Romans 14:6 He that regardeth the day, regardeth it unto the Lord; and he that regardeth not the day, to the Lord he doth not regard it. He that eateth, eateth to the Lord, for he giveth God thanks; and he that eateth not, to the Lord he eateth not, and giveth God thanks.
DO NOT BE A STUMBLING BLOCK
5. How are we to behave in such cases?
Romans 14:21, 22 It is good neither to eat flesh, nor to drink wine, nor any thing whereby thy brother stumbleth, or is offended, or is made weak. Hast thou faith? have it to thyself before God. Happy is he that condemneth not himself in that thing which he alloweth.
1 Corinthians 8:13 Wherefore, if meat make my brother to offend, I will eat no flesh while the world standeth, lest I make my brother to offend.
Romans 12:18 If it be possible, as much as lieth in you, live peaceably with all men.
“We should act with great caution. ‘If it be possible, as much as lieth in you, live peaceably with all men.’ We can obey this admonition, and not sacrifice one principle of our faith. Satan and his host are at war with commandment keepers, and will work to bring them into trying positions. They should not by lack of discretion bring themselves there.” –Testimonies for the Church, vol.
6. What advice did the apostle give?
Romans 14:15-17 But if thy brother be grieved with thy meat, now walkest thou not charitably. Destroy not him with thy meat, for whom Christ died. Let not then your good be evil spoken of: For the kingdom of God is not meat and drink; but righteousness, and peace, and joy in the Holy Ghost.
“We are to be guided by true theology and common sense. Our souls are to be surrounded by the atmosphere of heaven. Men and women are to watch themselves; they are to be constantly on guard, allowing no word or act that would cause their good to be evil spoken of. He who professes to be a follower of Christ is to watch himself, keeping himself pure and undefiled in thought, word, and deed. His influence upon others is to be uplifting. His life is to reflect the bright beams of the Sun of Righteousness.” –Counsels to Teachers, Parents, and Students, pp. 257, 258.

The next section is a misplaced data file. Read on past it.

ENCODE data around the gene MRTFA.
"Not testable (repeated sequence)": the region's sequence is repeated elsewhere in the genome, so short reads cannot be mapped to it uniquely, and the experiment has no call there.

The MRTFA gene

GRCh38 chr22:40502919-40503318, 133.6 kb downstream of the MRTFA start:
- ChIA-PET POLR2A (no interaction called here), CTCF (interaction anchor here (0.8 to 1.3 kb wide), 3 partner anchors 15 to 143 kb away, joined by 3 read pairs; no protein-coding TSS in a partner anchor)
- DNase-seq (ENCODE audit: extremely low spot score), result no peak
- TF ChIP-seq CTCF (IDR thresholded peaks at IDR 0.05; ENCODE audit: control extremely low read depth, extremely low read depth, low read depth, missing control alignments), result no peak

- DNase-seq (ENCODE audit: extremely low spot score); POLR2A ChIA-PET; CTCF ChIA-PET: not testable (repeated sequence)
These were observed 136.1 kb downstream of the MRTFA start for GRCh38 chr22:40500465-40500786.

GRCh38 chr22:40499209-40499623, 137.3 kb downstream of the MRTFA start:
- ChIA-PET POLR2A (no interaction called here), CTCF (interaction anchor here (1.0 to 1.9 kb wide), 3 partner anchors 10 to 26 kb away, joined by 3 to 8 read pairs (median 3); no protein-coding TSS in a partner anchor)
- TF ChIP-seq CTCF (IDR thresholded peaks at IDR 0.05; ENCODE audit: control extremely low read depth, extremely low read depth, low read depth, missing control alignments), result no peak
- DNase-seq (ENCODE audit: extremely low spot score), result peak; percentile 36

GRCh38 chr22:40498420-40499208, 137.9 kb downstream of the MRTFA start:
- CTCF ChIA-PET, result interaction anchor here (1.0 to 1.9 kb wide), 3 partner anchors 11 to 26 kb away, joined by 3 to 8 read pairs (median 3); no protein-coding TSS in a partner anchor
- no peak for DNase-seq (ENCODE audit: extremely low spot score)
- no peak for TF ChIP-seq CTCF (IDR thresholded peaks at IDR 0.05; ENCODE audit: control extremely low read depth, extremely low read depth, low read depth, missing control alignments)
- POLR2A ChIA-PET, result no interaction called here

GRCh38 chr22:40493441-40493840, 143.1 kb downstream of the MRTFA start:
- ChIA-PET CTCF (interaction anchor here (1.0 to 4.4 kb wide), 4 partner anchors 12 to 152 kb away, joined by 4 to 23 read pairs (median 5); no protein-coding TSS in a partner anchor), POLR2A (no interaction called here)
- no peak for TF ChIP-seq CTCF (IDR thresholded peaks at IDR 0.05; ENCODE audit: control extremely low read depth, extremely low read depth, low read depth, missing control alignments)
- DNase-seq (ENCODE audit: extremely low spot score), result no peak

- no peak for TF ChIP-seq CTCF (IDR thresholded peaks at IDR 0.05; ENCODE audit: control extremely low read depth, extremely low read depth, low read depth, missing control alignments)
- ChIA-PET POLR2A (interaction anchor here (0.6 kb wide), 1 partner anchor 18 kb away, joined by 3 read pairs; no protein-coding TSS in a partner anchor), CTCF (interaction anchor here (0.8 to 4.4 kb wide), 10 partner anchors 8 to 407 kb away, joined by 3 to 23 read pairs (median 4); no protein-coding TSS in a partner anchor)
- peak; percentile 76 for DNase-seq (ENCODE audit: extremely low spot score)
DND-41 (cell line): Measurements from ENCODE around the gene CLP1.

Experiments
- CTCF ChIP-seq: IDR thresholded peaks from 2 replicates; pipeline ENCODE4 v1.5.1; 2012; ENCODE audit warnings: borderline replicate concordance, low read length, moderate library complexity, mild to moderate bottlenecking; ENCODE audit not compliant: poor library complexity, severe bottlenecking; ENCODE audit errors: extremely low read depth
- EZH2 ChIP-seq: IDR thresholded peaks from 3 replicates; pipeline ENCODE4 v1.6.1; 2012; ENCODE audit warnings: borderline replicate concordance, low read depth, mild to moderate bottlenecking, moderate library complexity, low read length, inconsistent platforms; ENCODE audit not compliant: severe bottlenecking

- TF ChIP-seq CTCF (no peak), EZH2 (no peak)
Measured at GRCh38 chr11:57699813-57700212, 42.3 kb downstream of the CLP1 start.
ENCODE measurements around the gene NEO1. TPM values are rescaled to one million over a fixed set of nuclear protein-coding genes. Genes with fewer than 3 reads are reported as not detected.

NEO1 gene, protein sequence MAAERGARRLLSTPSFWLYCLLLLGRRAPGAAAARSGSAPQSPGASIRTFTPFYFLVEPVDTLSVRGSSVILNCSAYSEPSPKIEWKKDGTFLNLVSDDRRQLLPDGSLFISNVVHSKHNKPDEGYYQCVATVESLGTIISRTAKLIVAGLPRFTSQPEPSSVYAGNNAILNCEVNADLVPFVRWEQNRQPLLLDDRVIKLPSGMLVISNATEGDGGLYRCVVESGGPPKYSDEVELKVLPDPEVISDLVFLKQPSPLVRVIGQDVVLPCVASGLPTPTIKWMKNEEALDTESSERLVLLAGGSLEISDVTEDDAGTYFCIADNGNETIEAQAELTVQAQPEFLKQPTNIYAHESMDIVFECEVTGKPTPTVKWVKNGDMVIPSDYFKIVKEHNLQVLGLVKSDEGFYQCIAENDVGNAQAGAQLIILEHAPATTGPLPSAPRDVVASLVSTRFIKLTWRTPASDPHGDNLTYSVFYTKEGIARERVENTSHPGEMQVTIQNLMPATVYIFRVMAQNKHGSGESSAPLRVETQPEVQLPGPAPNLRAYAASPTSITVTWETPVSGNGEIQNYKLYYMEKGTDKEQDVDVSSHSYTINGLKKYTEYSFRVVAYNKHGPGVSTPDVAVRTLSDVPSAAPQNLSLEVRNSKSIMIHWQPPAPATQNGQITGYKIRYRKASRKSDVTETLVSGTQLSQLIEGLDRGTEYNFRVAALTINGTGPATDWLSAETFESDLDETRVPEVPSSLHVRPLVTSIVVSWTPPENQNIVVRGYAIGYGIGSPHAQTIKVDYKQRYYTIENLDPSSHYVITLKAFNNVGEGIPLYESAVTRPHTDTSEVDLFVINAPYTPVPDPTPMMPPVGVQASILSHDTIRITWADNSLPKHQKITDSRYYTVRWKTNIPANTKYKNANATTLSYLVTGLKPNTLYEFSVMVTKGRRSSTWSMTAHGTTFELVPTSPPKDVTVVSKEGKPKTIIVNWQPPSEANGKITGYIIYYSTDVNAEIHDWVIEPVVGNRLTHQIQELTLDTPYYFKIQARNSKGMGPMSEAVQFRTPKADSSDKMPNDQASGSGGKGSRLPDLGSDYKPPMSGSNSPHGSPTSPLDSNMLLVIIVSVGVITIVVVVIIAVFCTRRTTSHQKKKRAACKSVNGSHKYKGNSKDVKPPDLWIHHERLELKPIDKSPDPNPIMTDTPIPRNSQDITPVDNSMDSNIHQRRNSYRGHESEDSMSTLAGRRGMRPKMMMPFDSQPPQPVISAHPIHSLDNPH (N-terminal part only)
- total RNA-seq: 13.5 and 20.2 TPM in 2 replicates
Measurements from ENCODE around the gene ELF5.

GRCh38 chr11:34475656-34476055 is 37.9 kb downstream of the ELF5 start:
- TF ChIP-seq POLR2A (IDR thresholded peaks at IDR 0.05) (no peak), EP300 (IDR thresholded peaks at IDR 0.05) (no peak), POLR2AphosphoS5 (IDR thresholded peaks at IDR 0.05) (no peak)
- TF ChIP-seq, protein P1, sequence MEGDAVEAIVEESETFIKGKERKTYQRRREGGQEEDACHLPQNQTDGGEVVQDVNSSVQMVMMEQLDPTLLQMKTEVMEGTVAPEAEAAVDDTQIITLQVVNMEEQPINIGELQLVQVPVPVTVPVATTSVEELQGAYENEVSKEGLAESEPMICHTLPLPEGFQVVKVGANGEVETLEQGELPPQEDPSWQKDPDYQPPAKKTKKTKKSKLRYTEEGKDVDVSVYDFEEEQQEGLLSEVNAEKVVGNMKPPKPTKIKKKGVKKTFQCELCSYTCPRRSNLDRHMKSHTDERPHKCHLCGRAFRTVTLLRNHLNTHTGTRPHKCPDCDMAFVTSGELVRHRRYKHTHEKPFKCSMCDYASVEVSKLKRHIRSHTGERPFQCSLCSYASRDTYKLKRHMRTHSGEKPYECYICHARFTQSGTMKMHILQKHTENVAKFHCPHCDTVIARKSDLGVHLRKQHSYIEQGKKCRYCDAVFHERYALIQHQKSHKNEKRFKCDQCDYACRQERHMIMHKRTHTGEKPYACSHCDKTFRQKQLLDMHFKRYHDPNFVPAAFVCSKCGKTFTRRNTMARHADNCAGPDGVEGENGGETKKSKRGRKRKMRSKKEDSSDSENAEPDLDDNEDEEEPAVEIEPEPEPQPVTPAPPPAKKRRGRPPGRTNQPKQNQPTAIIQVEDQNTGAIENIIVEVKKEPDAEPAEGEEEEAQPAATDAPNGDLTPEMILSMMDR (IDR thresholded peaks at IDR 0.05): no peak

7. What are stronger Christians obligated to do?
Romans 15:1-3, first part – We then that are strong ought to bear the infirmities of the weak, and not to please ourselves. Let every one of us please his neighbour for his good to edification. For even Christ pleased not himself.
“As Christ has pitied and helped us in our weakness and sinfulness, so should we pity and help others. Many are perplexed with doubt, burdened with infirmities, weak in faith, and unable to grasp the unseen; but a friend whom they can see, coming to them in Christ’s stead, can be as a connecting link to fasten their trembling faith upon God. Oh, this is a blessed work! Let not pride and selfishness prevent us from doing the good which we may do if we will work in Christ’s name and with a loving, tender spirit.” –Testimonies for
8. What should always be our goal?
Romans 15:5, 6 Now the God of patience and consolation grant you to be likeminded one toward another according to Christ Jesus: That ye may with one mind and one mouth glorify God, even the Father of our Lord Jesus Christ.
“The Lord has given us in His word definite, unmistakable instructions, by obedience to which we may preserve union and harmony in the church. Brethren and sisters, are you giving heed to these inspired injunctions? Are you Bible readers and doers of the word? Are you striving to fulfill the prayer of Christ that His followers might be one? ‘The God of patience and consolation grant you to be like-minded one toward another according to Christ Jesus: that ye may with one mind and one mouth glorify God.’ ‘Be perfect, be of good comfort, be of one mind, live in peace; and the God of love and peace shall be with you.’” –Testimonies for the Church, vol. 5, p. 248.
• Do I discourage the weak member by criticizing and judging, or do I help him through my example?
• Am I contributing to the re-establishment of the unity of Christ in God’s church?
• Are envious thoughts found in me, hindering me from wishing my brother well?